Monday, 28 April 2008

in that hat? I don't think so

Here's a tale involving a hat, though not this hat.

I'm still friends with one of my college tutors, whom I shall call Dr Chaucer. And with his wife, whom I shall call, well, Mrs Chaucer. Mrs Chaucer was reading through "Becoming Drusilla" and came to an incident involving Dr Chaucer and me, which she hadn't heard of and he'd forgotten. It's only lightly dealt with, and the full story is worth an outing. It's when I'm (briefly) a murder suspect.

Back in the day, I was lodging with someone whom I shall call Nigel, because that's his name. One afternoon, we were both in the house (I was applying advanced avoidance techniques to an essay, he had a day off work) when there was a knock on the door.

It was two plain clothes policemen.

They wanted to question me. Nigel was in the room too. They asked me if I ever went to some pubs which they named. The names meant nothing to me, being a relative newcomer to Bristol. Nigel looked a bit askance though, as he knew that they are (or were) gay pubs.

They asked if I could recall what I had been doing on a particular date.

"I'll just get my diary," I said; "That'll say"

Unfortunately, there was no entry for the date in question.

Presumably they decided that, had I been the murderer, I'd have put something in the diary like "Went on a nice day out to Weston Super Mare. Stood on pier. Watched a seagull. Then watched another seagull".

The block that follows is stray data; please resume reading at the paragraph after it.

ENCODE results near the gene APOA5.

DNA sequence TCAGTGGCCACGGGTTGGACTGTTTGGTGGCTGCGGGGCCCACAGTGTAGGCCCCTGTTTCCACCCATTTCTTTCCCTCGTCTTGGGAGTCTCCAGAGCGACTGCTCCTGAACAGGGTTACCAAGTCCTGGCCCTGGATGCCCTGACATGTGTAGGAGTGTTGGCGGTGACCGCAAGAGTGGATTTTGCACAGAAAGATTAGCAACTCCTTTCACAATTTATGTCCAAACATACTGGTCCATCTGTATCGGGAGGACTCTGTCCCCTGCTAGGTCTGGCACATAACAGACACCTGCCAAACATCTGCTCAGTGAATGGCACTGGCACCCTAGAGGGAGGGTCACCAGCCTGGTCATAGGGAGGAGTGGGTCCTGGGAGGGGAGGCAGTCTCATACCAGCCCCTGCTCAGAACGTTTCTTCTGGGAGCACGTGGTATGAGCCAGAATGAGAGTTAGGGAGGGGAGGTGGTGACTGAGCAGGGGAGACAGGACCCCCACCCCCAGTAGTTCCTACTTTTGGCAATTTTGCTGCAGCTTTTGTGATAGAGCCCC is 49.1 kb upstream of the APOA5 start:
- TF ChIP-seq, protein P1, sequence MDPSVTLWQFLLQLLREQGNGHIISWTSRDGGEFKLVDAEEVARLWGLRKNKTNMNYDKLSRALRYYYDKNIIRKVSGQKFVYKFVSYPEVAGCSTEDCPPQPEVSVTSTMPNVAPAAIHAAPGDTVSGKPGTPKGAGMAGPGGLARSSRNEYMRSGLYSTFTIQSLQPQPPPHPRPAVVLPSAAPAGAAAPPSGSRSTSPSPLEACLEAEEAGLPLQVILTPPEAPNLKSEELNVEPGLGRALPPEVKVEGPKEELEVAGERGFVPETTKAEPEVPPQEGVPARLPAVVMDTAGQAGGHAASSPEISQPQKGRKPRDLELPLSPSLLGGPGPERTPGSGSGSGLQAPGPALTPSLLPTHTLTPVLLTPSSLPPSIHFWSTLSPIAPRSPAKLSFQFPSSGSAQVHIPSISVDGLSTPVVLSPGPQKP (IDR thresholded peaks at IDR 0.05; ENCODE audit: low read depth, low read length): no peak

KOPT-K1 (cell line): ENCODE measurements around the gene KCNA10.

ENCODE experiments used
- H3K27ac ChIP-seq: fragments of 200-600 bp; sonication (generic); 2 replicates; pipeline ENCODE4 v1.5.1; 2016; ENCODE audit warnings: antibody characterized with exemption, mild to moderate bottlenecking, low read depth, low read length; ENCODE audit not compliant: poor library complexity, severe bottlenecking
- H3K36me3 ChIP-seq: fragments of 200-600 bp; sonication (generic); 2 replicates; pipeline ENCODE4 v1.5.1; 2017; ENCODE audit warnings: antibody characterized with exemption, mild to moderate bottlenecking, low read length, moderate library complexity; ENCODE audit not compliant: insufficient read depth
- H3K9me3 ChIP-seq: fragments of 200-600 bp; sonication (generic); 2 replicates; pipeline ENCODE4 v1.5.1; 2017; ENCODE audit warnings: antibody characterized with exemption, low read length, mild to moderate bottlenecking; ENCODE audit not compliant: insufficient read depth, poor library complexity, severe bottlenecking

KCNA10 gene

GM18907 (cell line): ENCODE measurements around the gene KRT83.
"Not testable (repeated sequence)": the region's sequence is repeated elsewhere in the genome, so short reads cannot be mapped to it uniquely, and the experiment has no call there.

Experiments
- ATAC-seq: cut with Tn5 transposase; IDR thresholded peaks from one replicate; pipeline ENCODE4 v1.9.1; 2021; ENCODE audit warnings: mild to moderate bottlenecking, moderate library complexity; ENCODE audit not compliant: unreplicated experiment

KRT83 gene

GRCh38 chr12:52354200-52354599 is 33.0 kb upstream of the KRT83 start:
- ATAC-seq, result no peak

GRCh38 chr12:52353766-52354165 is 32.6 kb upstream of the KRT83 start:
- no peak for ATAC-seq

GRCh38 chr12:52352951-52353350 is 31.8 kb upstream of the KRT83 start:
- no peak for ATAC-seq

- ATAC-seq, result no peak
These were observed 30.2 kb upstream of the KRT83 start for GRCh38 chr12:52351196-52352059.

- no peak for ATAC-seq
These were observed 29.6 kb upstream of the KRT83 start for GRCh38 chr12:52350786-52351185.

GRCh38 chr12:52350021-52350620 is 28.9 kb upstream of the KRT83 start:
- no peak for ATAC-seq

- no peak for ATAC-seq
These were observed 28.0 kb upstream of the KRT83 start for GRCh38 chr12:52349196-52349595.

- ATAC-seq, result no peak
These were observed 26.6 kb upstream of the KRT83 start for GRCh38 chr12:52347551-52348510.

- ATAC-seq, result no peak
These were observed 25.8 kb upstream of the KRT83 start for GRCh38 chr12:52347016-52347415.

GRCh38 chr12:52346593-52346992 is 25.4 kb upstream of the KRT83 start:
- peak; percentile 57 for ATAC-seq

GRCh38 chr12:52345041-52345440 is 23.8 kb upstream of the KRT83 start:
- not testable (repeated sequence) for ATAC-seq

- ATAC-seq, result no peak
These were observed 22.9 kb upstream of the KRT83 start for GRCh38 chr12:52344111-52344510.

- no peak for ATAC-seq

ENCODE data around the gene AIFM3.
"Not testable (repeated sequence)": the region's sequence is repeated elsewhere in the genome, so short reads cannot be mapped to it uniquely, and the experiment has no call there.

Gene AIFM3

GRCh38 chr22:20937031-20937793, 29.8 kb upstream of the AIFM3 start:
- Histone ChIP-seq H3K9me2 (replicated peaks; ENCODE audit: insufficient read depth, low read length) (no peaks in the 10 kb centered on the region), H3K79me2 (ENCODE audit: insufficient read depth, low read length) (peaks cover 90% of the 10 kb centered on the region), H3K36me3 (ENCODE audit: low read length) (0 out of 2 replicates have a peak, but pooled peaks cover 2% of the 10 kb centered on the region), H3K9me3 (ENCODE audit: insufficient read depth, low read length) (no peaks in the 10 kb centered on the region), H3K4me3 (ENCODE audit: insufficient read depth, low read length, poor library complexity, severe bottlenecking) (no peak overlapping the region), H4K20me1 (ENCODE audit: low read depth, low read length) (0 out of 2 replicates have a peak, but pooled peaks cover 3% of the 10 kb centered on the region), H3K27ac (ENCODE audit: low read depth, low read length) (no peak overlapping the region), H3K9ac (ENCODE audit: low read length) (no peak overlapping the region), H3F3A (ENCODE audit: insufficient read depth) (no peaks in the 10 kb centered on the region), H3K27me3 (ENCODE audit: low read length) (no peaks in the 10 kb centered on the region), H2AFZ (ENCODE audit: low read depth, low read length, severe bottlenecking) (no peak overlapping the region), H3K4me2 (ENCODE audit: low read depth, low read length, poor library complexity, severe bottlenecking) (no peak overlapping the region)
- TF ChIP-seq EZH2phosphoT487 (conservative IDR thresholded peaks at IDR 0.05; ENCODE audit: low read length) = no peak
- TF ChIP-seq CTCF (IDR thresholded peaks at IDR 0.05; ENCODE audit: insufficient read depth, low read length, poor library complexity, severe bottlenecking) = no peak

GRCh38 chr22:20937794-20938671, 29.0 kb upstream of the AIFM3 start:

So I heard nothing more.

Nigel got a bit funny after this incident. Apparently , in his student days, two of his flatmates came out as gay together. If Nigel has any issues, I am not going to conjecture here. And lord knows what he made of finding out that I was trans, when the time came...

I was a bit mystified by the visit. How did they come to choose me?

The next day I was in college, and Dr Chaucer met me in the corridor.

"Did you get a... visit from the police?" he asked, rather sheepishly.

He explained that the detectives had gone around the university with an artist's impression of the murder suspect, asking the staff if they recognised a similarity with any of their students. And he'd seen a resemblance to me.

So that solved the mystery for me, and all was well again. For me and Dr Chaucer, anyway. I don't know if they ever caught the murderer.

My friend Brendagh, to whom I told this story, remarked that she'd seen a similarity there, too. But she thought that I'd never allow myself to be seen in a striped bobble hat, such as the suspect was wearing.

And she was right. I mean.....